Does Viagra Work for Women?
Female sexual dysfunction (FSD) is a condition that is not yet fully understood by doctors and the scientific community in general. In fact, this problem doesn’t manifest itself in only one condition, but rather several, none of which are mutually exclusive. These several conditions can have different physical, psychological and emotional causes, which are often hard to pinpoint.
Given this scenario, it seems quite obvious why it becomes so hard to find effective methods or drugs to treat FSD. This doesn’t always mean that this condition is left untreated though, but rather that alternative methods are often trialed in order to eventually find a definitive solution.
One of those methods, or in this case a drug, is Viagra for women. The idea of a female equivalent of the “blue pill” is something that has been sought by the pharmaceutical industry for a long time. And we are not talking about that “pink pill” here, since Addyi, the so-called female Viagra, has largely missed the mark in the time that has elapsed from its approval and entry into the market to this day.
Instead, what we are talking about are experiments — both domestic and conducted in controlled lab settings — where women took the famous blue pill in order to try and solve female sexual dysfunction or improve their sexual performance in general. And while FSD is a very different condition from its male equivalent, results show that sildenafil, the main component in Viagra pills, can actually be also effective for women, even if in a different way.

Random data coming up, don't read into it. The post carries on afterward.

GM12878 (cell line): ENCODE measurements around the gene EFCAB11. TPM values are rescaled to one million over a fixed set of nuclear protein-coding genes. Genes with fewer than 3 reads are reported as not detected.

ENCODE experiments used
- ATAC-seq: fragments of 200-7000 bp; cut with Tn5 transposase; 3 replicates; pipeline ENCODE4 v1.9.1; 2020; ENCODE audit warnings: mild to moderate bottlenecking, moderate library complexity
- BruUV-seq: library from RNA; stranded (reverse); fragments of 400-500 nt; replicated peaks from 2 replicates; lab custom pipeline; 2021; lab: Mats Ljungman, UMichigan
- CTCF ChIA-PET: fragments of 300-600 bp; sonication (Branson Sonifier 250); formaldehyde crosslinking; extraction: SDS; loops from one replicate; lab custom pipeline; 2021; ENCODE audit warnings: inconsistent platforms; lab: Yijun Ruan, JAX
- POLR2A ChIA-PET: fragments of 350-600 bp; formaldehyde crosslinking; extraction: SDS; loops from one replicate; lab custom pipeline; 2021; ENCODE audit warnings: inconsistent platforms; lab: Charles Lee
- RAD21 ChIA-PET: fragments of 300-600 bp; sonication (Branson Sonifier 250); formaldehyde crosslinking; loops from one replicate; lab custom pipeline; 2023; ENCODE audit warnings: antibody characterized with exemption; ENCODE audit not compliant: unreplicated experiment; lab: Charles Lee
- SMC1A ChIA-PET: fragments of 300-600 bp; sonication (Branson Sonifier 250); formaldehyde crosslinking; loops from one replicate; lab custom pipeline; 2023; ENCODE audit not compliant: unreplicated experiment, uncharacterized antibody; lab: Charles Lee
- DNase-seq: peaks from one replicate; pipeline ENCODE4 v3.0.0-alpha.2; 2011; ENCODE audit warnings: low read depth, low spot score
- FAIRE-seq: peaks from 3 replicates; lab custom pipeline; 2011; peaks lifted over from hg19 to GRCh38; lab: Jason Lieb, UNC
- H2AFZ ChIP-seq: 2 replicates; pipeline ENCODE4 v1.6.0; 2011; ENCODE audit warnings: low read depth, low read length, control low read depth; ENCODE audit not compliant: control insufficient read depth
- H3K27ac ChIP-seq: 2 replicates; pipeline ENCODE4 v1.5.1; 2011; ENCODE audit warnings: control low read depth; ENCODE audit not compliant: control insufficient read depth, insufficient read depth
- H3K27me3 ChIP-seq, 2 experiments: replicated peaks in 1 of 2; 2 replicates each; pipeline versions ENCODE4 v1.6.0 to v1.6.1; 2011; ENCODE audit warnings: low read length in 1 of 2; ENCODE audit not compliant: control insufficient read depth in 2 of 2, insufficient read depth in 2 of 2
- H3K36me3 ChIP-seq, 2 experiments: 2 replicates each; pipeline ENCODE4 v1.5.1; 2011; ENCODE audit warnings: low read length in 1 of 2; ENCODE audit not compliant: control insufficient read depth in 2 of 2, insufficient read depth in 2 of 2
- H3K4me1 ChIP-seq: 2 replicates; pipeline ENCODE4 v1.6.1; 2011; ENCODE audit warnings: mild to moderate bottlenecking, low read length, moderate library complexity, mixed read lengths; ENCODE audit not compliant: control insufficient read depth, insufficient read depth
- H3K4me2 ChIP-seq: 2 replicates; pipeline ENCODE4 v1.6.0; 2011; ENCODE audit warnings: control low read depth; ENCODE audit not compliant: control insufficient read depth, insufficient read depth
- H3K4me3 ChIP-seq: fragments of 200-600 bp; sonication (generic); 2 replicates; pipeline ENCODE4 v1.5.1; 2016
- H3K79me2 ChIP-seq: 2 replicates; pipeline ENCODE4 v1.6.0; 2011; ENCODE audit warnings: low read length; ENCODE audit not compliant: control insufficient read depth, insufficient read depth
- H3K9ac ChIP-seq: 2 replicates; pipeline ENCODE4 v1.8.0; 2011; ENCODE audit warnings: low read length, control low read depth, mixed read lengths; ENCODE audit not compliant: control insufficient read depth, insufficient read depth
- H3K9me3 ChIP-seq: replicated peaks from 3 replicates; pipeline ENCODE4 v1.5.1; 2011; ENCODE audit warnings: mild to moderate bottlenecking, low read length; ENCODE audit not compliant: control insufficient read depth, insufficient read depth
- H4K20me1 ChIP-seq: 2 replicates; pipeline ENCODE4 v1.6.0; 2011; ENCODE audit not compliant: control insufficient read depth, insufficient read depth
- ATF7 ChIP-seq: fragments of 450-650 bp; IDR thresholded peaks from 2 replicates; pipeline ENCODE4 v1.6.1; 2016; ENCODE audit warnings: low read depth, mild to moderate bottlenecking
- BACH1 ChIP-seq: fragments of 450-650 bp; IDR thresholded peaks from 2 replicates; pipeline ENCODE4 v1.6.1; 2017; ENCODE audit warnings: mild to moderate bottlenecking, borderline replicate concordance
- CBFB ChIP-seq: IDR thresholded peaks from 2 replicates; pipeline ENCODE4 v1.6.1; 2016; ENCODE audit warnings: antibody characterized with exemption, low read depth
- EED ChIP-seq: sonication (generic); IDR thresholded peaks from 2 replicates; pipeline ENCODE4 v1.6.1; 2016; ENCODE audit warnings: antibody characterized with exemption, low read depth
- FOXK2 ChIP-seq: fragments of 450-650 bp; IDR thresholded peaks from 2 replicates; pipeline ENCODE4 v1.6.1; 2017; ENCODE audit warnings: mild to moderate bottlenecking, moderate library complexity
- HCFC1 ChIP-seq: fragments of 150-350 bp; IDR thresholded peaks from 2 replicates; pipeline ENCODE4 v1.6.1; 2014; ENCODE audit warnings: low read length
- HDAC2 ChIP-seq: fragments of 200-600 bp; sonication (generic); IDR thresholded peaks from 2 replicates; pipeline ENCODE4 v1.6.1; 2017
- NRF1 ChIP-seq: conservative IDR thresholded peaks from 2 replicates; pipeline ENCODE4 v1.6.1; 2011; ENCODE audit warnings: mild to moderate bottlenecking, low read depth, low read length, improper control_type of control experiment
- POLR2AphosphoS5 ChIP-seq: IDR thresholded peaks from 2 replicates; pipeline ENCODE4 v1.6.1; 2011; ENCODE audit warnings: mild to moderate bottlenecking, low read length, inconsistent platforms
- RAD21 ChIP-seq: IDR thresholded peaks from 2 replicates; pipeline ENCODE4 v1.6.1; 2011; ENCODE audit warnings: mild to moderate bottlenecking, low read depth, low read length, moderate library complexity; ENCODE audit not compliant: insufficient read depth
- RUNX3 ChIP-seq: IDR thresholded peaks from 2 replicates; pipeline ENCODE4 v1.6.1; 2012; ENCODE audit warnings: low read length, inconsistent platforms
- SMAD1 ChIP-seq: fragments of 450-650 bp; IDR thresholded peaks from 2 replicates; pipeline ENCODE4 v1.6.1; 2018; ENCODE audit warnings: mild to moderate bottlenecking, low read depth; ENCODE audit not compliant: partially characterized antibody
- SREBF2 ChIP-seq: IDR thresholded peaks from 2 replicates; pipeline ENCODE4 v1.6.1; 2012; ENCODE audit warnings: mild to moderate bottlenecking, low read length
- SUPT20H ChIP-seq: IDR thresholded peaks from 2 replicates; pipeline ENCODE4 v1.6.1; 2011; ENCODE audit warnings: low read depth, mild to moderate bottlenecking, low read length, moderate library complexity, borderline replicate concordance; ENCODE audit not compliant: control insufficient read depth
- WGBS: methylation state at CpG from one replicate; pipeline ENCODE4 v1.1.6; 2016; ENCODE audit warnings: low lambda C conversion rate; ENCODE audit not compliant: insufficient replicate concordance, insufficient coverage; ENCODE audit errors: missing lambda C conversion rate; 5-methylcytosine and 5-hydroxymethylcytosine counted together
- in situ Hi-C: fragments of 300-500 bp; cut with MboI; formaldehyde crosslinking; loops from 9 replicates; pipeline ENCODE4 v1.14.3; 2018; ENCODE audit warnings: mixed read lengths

Some researchers and pundits may be highly reluctant to accept this, as Viagra is meant to increase blood flow to the penis, thus curing erectile dysfunction in men. Women have no similar mechanism in their bodies (though they can have a clitoris erection when aroused) but both testimonials and at least one study suggest that women can in fact benefit from taking Viagra, with only mild side effects to account for.
The study, which worked under the theory that increasing blood flow to the genitals might increase sensation and lubrication in women the same way it causes erections in men, shows that women who don’t suffer from FSD experience higher levels of pleasure and sexual performance when taking Viagra. For women with Hypoactive Sexual Desire Disorder, however, the benefit is even greater.
When the psychological and emotional factors are excluded, women who took part in the study have reported an increase in sensation, lubrication and arousal when taking the blue pill. This is quite important to note that a lot of women have difficulties to reach an orgasm, especially after menopause, when the hormonal change causes their levels of lubrication and sensation to naturally drop.
As for side effects, those observed for the 50mg daily dose were, like we’ve already mentioned, quite mild, and consistent with those observed in men. Women reported slight headaches, nausea, flushing and some vision-related symptoms, but no severe cases were registered during the study.
The bottom line here is that the possibility of using Viagra as a treatment for female sexual dysfunction is viable. However, it still needs to be further researched and tested before it becomes a widely accepted practice and the blue pill gains the FDA’s official approval for use by women.